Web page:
Other Scholarly Content
Status of mountain pine beetle infestations, Yellowstone National Park, Wyoming, 1973 Public Deposited
Downloadable ContentDownload PDF
The mountain pine beetle infestation has been epidemic in lodgepole pine in Yellowstone National Park since 1966. Infestation boundaries have advanced steadily northward and eastward. The infestation now encompasses nearly one-half of the total Park area. Surveys indicate a decline in tree mortality the last 2 years. In 1970, an average of 18.9 lodgepole pine was killed per acre. In 1971, 19.0 were killed per acre. In 1972 and 1973, these figures declined to 16.7 and 6.6 trees per acre respectively. Average diameter of attacked trees has decreased from 12.0 inches d.b.h. in 1971 to 10.0 inches d.b.h. in 1973. A decrease in number of infested trees occurred in older infestation centers in the southwest corner of the Park due to depletion of available hosts.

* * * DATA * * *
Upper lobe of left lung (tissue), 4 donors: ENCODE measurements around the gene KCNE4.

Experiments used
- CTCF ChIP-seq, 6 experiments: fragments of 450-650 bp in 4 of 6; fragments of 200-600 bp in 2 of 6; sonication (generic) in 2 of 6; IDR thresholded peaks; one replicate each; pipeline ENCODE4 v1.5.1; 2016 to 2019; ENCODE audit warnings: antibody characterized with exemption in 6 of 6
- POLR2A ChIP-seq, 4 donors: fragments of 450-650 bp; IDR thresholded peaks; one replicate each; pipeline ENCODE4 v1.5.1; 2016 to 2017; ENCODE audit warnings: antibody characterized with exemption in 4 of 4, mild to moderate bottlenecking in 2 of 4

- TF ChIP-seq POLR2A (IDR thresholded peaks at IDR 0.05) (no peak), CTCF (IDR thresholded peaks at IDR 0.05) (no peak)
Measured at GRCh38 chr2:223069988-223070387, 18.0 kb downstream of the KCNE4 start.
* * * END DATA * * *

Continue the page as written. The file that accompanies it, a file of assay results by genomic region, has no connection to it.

This work has no parents.